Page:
But to be fair, since Keller’s and Elias’ report, new players have entered the space and much has changed. Technology, such as mobile apps and the ability to move data quickly and seamlessly have reduced some of the barriers to entry earlier would-be disruptors encountered.

Which leads us to my second point. Those same technological barriers to entry were also barriers preventing dealers themselves from offering a more customer-friendly and seamless experience.

Let’s flip that. Dealers today have access to all of the technology and solutions so-called disruptors have. And dealers are incorporating new technology and solutions into their businesses. By the end of the year, in every major market, dealers will be using vehicle subscription platforms such as Flexdrive and Clutch Technologies to provide high-level concierge-type services to their customers far beyond what a Carvana, Vroom or even an Amazon can provide. Fair, meanwhile, which will see huge dealer growth this year, provides a subscription-like model for used cars with attractive pricing for customers.

Meanwhile, the number of solutions available to dealers allowing for true digital transactions is exploding. (Review of Online Transaction Solutions)

Whether customers move en masse toward conducting the entire vehicle transaction online in the near future can be debated. And so far, customers haven’t shown a driving desire to buy cars online — less than 400,000 of the nearly 47 million car sales at new and independent used car dealerships were true online sales in 2016 — that’s Tesla, eBay Motors, Carvana, Vroom and all of the other small startups combined.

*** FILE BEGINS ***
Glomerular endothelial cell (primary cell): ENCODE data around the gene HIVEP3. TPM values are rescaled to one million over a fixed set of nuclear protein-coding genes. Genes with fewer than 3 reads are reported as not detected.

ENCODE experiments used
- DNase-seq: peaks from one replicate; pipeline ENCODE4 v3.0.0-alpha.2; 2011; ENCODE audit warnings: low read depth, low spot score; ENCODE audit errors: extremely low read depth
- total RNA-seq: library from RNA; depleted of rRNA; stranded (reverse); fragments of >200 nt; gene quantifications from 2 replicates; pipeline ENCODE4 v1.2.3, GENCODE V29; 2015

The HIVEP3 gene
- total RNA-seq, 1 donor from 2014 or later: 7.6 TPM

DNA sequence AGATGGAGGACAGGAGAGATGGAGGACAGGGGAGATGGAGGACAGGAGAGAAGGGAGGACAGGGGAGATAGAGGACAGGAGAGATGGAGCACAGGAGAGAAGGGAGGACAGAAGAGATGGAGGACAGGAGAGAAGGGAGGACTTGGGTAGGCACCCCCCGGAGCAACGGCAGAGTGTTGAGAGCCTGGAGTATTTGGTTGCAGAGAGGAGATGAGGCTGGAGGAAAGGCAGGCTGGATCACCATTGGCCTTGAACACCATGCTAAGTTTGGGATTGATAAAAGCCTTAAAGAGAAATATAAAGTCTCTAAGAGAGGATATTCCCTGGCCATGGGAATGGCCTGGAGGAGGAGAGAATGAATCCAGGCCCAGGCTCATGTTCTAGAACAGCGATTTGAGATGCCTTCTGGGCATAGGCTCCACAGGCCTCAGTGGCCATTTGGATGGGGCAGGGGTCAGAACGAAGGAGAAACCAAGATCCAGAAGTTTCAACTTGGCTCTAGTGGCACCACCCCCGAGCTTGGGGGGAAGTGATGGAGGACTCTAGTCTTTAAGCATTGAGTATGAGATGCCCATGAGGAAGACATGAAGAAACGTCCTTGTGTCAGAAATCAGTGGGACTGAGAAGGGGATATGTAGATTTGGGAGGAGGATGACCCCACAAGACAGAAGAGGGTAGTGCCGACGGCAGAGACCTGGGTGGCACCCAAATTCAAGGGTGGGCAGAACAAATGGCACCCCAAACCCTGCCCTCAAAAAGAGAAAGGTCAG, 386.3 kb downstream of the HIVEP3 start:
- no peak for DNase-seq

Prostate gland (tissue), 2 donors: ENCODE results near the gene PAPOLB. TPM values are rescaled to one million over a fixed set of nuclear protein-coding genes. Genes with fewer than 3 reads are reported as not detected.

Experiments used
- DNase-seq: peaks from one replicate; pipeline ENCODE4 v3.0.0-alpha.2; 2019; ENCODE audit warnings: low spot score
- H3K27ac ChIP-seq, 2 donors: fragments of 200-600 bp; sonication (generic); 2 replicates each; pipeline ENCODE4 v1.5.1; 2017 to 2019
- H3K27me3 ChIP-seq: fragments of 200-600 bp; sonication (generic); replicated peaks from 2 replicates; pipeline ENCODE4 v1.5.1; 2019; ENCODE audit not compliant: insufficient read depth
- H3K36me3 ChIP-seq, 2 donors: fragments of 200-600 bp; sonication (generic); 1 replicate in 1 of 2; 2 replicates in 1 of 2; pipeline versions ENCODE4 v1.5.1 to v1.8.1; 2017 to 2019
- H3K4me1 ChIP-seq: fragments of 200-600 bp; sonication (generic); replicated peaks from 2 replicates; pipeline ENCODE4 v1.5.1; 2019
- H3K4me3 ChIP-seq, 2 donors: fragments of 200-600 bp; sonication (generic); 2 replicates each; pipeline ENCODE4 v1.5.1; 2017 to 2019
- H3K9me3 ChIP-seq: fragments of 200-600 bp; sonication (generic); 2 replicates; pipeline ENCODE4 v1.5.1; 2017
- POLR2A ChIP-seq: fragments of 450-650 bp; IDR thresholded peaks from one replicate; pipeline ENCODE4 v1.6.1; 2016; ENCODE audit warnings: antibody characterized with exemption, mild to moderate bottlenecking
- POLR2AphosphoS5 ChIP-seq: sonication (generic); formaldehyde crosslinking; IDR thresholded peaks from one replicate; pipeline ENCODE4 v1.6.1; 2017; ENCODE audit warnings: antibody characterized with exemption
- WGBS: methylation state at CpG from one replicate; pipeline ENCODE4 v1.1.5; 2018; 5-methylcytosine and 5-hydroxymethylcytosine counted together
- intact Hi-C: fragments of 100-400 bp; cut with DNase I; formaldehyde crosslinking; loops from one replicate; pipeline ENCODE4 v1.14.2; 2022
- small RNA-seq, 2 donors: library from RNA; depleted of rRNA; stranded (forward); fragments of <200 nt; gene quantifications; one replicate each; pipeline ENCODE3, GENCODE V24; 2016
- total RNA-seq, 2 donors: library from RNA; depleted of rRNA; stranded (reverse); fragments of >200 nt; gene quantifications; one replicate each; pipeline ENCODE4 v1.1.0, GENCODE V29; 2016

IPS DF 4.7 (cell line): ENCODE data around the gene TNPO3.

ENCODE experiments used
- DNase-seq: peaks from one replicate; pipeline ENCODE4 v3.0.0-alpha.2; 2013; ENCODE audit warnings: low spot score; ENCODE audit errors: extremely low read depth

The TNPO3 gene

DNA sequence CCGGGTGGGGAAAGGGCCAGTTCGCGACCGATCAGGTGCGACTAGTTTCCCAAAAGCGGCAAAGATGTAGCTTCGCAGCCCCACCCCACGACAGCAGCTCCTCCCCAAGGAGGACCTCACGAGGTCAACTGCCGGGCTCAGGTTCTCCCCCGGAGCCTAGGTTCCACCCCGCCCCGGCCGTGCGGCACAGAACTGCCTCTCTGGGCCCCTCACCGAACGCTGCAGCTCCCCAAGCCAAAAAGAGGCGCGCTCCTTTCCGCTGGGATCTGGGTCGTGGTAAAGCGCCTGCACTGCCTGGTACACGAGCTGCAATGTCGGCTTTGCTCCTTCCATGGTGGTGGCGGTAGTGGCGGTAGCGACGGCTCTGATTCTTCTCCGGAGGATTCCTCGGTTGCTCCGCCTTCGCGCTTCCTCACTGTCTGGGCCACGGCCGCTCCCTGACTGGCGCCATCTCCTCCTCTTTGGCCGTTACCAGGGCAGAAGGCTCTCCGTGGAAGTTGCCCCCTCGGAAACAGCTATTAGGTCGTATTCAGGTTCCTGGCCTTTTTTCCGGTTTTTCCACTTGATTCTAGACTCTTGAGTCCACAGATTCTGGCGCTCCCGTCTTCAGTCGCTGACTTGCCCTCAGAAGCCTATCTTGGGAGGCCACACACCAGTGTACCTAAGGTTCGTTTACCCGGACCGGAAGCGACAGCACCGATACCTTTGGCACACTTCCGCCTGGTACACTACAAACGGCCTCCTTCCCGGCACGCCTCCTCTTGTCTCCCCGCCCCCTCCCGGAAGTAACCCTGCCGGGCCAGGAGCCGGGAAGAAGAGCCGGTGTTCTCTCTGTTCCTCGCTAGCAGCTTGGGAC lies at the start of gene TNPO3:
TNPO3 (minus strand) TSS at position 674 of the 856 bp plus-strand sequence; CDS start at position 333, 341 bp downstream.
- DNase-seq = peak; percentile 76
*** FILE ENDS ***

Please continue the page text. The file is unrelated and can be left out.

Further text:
However, these tools will ultimately help dealers reduce the inherent friction that is part of the vehicle purchase — time — while improving the transparency and trust factor. Dealers are already beginning to adopt these solutions and the pioneers are building the playbooks that will show other dealers how to implement them profitably.

Anything a distruptor brings to the table today, dealers have access to the same technology. So let’s take that advantage off the table.

My third point goes to the inherent disadvantages in the disruptor model — or, for the more positive-minded, the inherent advantages in the dealer model.

Except for Tesla, new entrants to automotive retail are restricted to selling used cars only. Becoming a new car dealer is both expensive and time consuming. Automakers don’t hand out franchises easily. Furthermore, state franchise laws restrict dealerships to those businesses that have independent franchises from automakers. Yes, laws can change, but thus far, the franchise laws haven’t changed and there doesn’t seem to be anything on the horizon that will force a radical rewriting of those laws.

Don’t underestimate the importance of having that new car franchise. New car dealers have access either through trades or manufacturer-specific closed auctions to the best pre-owned inventory that independent dealerships or disruptors don’t have (and getting good inventory was a huge challenge for Beepi and is for Carvana — about 10,600 cars today and Vroom with only 2,400 — not nearly enough to be real disruptors). Carmax, along with other regional used car dealers have overcome that challenge, but it’s proving to be harder for most of the new online players.